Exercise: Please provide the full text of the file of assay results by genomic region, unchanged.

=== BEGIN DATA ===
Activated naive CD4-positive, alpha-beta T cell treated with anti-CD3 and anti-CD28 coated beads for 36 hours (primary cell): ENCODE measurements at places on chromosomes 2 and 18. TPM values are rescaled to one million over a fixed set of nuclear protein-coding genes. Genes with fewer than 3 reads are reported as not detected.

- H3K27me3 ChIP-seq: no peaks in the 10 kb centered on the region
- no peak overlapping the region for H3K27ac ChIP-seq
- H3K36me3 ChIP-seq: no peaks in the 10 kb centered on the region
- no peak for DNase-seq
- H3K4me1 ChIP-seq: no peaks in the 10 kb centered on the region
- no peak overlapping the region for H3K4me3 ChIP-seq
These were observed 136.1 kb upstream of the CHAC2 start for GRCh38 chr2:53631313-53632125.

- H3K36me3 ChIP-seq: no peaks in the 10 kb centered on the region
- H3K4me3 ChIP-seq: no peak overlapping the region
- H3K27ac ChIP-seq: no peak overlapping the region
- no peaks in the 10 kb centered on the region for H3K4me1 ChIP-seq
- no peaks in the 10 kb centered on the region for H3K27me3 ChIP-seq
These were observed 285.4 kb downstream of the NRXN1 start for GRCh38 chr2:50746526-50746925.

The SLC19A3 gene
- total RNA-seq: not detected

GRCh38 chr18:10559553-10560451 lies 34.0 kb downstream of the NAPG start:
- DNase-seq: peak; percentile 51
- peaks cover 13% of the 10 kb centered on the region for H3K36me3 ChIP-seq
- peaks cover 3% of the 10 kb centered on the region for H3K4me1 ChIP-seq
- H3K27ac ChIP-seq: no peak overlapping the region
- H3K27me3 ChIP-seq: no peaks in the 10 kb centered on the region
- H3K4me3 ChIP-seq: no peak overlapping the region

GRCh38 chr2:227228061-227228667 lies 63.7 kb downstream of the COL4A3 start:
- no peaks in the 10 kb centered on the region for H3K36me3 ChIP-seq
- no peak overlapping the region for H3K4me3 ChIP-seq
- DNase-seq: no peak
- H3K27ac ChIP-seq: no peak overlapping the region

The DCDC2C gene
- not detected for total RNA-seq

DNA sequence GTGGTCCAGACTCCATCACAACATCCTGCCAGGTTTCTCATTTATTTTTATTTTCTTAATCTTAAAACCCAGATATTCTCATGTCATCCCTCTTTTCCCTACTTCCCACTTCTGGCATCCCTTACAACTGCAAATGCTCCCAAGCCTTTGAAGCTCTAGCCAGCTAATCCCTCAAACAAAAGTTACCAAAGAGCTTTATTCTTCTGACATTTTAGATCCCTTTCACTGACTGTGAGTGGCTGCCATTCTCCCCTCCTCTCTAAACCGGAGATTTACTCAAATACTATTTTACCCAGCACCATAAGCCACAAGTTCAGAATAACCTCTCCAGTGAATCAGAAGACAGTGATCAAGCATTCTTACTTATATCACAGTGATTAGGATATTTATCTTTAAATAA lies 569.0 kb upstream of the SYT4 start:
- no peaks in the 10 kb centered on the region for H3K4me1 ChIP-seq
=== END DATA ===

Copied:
Activated naive CD4-positive, alpha-beta T cell treated with anti-CD3 and anti-CD28 coated beads for 36 hours (primary cell): ENCODE measurements at places on chromosomes 2 and 18. TPM values are rescaled to one million over a fixed set of nuclear protein-coding genes. Genes with fewer than 3 reads are reported as not detected.

- H3K27me3 ChIP-seq: no peaks in the 10 kb centered on the region
- no peak overlapping the region for H3K27ac ChIP-seq
- H3K36me3 ChIP-seq: no peaks in the 10 kb centered on the region
- no peak for DNase-seq
- H3K4me1 ChIP-seq: no peaks in the 10 kb centered on the region
- no peak overlapping the region for H3K4me3 ChIP-seq
These were observed 136.1 kb upstream of the CHAC2 start for GRCh38 chr2:53631313-53632125.

- H3K36me3 ChIP-seq: no peaks in the 10 kb centered on the region
- H3K4me3 ChIP-seq: no peak overlapping the region
- H3K27ac ChIP-seq: no peak overlapping the region
- no peaks in the 10 kb centered on the region for H3K4me1 ChIP-seq
- no peaks in the 10 kb centered on the region for H3K27me3 ChIP-seq
These were observed 285.4 kb downstream of the NRXN1 start for GRCh38 chr2:50746526-50746925.

The SLC19A3 gene
- total RNA-seq: not detected

GRCh38 chr18:10559553-10560451 lies 34.0 kb downstream of the NAPG start:
- DNase-seq: peak; percentile 51
- peaks cover 13% of the 10 kb centered on the region for H3K36me3 ChIP-seq
- peaks cover 3% of the 10 kb centered on the region for H3K4me1 ChIP-seq
- H3K27ac ChIP-seq: no peak overlapping the region
- H3K27me3 ChIP-seq: no peaks in the 10 kb centered on the region
- H3K4me3 ChIP-seq: no peak overlapping the region

GRCh38 chr2:227228061-227228667 lies 63.7 kb downstream of the COL4A3 start:
- no peaks in the 10 kb centered on the region for H3K36me3 ChIP-seq
- no peak overlapping the region for H3K4me3 ChIP-seq
- DNase-seq: no peak
- H3K27ac ChIP-seq: no peak overlapping the region

The DCDC2C gene
- not detected for total RNA-seq

DNA sequence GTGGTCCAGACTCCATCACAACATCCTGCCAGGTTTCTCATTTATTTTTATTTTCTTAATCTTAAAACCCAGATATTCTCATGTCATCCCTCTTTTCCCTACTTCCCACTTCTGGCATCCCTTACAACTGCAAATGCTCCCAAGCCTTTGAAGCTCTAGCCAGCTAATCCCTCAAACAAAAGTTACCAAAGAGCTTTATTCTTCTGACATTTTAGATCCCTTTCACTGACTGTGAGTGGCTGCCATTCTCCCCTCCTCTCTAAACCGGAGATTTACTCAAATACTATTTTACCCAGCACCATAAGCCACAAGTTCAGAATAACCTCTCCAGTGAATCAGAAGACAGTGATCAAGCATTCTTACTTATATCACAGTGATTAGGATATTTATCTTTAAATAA lies 569.0 kb upstream of the SYT4 start:
- no peaks in the 10 kb centered on the region for H3K4me1 ChIP-seq